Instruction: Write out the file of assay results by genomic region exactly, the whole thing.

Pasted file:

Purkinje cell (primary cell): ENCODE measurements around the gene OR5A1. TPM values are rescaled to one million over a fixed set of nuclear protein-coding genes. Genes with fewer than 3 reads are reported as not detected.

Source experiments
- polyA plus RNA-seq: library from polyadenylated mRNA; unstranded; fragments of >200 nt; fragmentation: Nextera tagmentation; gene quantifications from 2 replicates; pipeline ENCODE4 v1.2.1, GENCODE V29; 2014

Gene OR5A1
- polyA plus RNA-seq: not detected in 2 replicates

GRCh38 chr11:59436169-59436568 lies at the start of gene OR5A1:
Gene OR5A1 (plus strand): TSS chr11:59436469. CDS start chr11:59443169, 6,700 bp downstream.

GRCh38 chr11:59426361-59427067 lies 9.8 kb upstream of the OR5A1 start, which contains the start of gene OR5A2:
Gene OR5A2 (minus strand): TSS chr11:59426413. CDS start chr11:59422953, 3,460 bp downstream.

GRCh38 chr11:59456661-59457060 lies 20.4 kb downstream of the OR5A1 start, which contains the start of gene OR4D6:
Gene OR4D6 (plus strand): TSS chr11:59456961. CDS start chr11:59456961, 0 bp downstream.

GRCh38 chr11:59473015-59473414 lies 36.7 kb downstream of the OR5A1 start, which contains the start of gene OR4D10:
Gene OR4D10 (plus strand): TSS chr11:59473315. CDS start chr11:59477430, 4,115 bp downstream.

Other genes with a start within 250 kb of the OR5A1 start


Purkinje cell (primary cell): ENCODE measurements around the gene OR5A1. TPM values are rescaled to one million over a fixed set of nuclear protein-coding genes. Genes with fewer than 3 reads are reported as not detected.

Source experiments
- polyA plus RNA-seq: library from polyadenylated mRNA; unstranded; fragments of >200 nt; fragmentation: Nextera tagmentation; gene quantifications from 2 replicates; pipeline ENCODE4 v1.2.1, GENCODE V29; 2014

Gene OR5A1
- polyA plus RNA-seq: not detected in 2 replicates

GRCh38 chr11:59436169-59436568 lies at the start of gene OR5A1:
Gene OR5A1 (plus strand): TSS chr11:59436469. CDS start chr11:59443169, 6,700 bp downstream.

GRCh38 chr11:59426361-59427067 lies 9.8 kb upstream of the OR5A1 start, which contains the start of gene OR5A2:
Gene OR5A2 (minus strand): TSS chr11:59426413. CDS start chr11:59422953, 3,460 bp downstream.

GRCh38 chr11:59456661-59457060 lies 20.4 kb downstream of the OR5A1 start, which contains the start of gene OR4D6:
Gene OR4D6 (plus strand): TSS chr11:59456961. CDS start chr11:59456961, 0 bp downstream.

GRCh38 chr11:59473015-59473414 lies 36.7 kb downstream of the OR5A1 start, which contains the start of gene OR4D10:
Gene OR4D10 (plus strand): TSS chr11:59473315. CDS start chr11:59477430, 4,115 bp downstream.

Other genes with a start within 250 kb of the OR5A1 start